More charts, less clutter: Implementing a selector widget

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Have you ever found yourself with too little real-estate in your app, dashboard, or article to comfortably display all the charts you want to show?

Then, implementing a drop-down list for displaying the charts one-by-one, may be an option.

In this article, I will walk you through the steps for building a drop-down list, that displays charts one by one.

This article won’t focus so much on creating the charts, but instead, we use pre-made charts from my charting collection on Highcharts Cloud.

Highcharts Cloud is an online service individuals or teams to creating charts using a powerful WYSIWYG editor (i.e. no coding). It’s a great tool for giving employees the ability to publish content with charts, without relying on a team of developers or designers. Watch this video for getting an impression of creating charts with Highcharts Cloud.

Outline of what I want to build

For the purpose of this article, I created three charts.

These charts will be added to my webpage, having each chart in its own enclosing <div> element. The div elements are initially hidden with the display:none CSS property. Listening to the onchange event of the dropdown list, will display the corresponding chart and hide all other charts. See the below wireframe to get an idea of how it should look like.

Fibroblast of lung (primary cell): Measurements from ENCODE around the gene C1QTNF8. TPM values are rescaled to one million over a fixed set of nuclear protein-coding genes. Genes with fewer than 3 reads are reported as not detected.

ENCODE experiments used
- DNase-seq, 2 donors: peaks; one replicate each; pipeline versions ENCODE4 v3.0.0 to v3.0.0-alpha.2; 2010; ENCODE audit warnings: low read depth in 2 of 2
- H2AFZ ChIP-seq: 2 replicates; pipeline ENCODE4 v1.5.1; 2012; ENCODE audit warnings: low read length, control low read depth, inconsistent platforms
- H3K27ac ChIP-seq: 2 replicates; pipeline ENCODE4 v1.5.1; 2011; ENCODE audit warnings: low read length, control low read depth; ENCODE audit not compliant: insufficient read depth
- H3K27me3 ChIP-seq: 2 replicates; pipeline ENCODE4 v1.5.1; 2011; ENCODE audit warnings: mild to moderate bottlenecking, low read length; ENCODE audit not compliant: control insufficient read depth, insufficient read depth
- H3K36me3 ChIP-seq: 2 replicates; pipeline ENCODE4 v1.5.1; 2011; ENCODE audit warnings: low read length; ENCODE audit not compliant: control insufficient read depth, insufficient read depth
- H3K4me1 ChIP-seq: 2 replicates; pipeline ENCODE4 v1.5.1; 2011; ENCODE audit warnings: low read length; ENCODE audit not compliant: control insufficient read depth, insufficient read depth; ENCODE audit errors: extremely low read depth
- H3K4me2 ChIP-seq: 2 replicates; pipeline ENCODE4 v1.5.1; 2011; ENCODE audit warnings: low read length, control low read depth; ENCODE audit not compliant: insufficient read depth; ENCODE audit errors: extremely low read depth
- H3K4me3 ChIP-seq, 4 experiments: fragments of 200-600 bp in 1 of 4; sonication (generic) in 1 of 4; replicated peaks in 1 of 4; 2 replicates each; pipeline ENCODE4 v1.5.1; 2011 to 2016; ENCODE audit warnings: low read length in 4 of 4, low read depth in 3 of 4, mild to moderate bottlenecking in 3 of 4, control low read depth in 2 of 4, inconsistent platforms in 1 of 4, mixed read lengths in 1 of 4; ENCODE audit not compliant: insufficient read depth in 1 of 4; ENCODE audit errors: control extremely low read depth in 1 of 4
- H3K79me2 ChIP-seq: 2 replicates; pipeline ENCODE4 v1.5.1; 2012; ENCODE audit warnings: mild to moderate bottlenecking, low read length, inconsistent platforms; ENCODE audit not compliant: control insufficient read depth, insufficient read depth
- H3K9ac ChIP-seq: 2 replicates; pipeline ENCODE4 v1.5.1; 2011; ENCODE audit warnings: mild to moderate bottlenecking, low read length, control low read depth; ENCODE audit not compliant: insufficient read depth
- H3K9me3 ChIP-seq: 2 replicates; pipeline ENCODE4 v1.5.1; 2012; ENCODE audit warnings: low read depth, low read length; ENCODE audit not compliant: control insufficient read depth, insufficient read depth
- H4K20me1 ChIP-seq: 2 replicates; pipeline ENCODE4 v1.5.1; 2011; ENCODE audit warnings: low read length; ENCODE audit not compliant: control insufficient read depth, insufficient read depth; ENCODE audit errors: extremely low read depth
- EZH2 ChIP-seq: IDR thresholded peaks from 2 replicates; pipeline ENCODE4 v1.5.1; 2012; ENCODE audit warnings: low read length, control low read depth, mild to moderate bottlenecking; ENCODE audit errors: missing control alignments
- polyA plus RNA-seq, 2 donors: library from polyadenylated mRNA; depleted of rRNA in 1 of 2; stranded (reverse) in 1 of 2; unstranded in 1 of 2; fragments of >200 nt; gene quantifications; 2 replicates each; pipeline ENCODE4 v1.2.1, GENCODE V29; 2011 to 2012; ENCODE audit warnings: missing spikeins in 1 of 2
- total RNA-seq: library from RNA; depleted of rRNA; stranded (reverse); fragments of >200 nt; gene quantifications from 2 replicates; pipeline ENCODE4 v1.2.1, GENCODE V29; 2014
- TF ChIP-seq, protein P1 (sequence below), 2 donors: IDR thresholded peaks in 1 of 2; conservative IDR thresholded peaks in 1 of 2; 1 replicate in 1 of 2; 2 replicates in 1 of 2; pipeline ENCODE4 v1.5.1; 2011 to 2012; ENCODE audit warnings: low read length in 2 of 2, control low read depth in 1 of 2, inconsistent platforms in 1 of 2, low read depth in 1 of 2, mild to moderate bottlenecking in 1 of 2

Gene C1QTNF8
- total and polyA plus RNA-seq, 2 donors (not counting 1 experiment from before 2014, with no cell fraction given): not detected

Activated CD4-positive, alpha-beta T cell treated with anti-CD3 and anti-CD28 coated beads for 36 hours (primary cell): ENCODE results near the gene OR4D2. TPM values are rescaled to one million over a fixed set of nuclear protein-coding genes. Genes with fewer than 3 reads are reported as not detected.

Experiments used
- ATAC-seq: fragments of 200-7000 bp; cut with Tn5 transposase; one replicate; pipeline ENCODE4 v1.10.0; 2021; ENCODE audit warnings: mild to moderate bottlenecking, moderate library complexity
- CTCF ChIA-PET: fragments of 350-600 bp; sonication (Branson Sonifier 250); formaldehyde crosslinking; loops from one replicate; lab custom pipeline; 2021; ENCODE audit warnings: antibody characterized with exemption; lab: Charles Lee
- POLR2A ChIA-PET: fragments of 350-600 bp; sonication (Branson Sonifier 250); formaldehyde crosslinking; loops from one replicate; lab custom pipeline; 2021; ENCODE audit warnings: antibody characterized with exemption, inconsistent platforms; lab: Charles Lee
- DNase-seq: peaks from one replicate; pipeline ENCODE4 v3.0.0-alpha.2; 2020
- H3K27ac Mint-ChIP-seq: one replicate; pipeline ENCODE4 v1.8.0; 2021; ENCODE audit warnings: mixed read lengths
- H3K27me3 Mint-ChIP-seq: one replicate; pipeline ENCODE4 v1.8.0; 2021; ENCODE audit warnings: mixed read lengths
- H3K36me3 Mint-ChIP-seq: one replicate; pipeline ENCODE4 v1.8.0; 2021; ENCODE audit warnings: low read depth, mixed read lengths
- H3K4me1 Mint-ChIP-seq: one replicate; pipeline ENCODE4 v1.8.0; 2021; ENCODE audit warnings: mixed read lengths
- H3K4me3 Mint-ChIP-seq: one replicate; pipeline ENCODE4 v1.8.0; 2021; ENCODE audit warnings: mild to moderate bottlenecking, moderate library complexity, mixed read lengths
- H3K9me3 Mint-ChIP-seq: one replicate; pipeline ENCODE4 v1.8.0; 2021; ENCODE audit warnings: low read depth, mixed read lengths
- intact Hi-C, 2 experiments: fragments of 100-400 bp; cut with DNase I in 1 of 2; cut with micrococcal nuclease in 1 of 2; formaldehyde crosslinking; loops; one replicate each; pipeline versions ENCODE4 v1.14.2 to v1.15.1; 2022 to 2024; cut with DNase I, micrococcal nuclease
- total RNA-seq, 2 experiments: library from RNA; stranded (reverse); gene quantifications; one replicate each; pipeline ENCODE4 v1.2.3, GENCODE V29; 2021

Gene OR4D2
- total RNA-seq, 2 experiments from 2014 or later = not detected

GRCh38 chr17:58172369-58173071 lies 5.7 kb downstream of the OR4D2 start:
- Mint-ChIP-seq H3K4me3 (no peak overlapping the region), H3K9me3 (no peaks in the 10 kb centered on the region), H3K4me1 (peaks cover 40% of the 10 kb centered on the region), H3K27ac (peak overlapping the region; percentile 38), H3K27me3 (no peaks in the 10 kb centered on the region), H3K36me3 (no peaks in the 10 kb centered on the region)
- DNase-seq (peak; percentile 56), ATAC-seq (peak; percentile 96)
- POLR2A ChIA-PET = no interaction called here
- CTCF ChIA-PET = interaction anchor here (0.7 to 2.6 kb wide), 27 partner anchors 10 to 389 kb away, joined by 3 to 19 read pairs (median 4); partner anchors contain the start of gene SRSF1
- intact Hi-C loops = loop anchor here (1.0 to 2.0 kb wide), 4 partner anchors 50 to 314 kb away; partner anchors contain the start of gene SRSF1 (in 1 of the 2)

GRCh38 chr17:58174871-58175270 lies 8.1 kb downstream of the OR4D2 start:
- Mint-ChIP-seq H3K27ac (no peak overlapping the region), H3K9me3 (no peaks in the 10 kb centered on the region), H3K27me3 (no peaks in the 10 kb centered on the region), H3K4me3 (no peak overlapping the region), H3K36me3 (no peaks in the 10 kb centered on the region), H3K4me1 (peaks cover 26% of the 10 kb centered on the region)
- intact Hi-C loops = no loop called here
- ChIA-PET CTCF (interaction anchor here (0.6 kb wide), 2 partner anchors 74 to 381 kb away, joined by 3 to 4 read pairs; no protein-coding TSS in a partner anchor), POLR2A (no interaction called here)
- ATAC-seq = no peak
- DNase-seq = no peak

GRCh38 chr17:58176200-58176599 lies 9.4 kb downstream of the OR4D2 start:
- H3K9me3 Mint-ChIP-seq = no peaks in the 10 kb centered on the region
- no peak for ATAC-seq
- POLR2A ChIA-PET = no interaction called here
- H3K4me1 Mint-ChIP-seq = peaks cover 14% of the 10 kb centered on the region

Apart from the design of the widget, I need to build the following functionality:

  • Load the charts by JavaScript injection.
  • Loading the charts is an async process that needs to be monitored.
  • When all charts are loaded, extract the chart titles for populating the dropdown list.
  • The onchange event of the dropdown list that unhides the selected chart and hides the previous chart.

About chart injection

Let me explain first about adding charts by JavaScript injection. You need to understand the internals of it before we start coding.

Highcharts Cloud offers two options for adding your chart to a webpage with copy/paste of HTML snippets. You can embed by <iframe>, or instead use the snippet for JavaScript injection. See here below the Publish dialogue from Highcharts Cloud’s charting editor.

inject dialogue window

The above dialogue creates the following HTML snippets for embedding a chart:

  • publish with an iframe
<iframe class="highcharts-iframe" src="" style="border: 0; width: 100%; height: 500px"></iframe>
  • publish by injection.
<div id="highcharts-zh90QUuF5">
  <script src="" defer="defer"></script>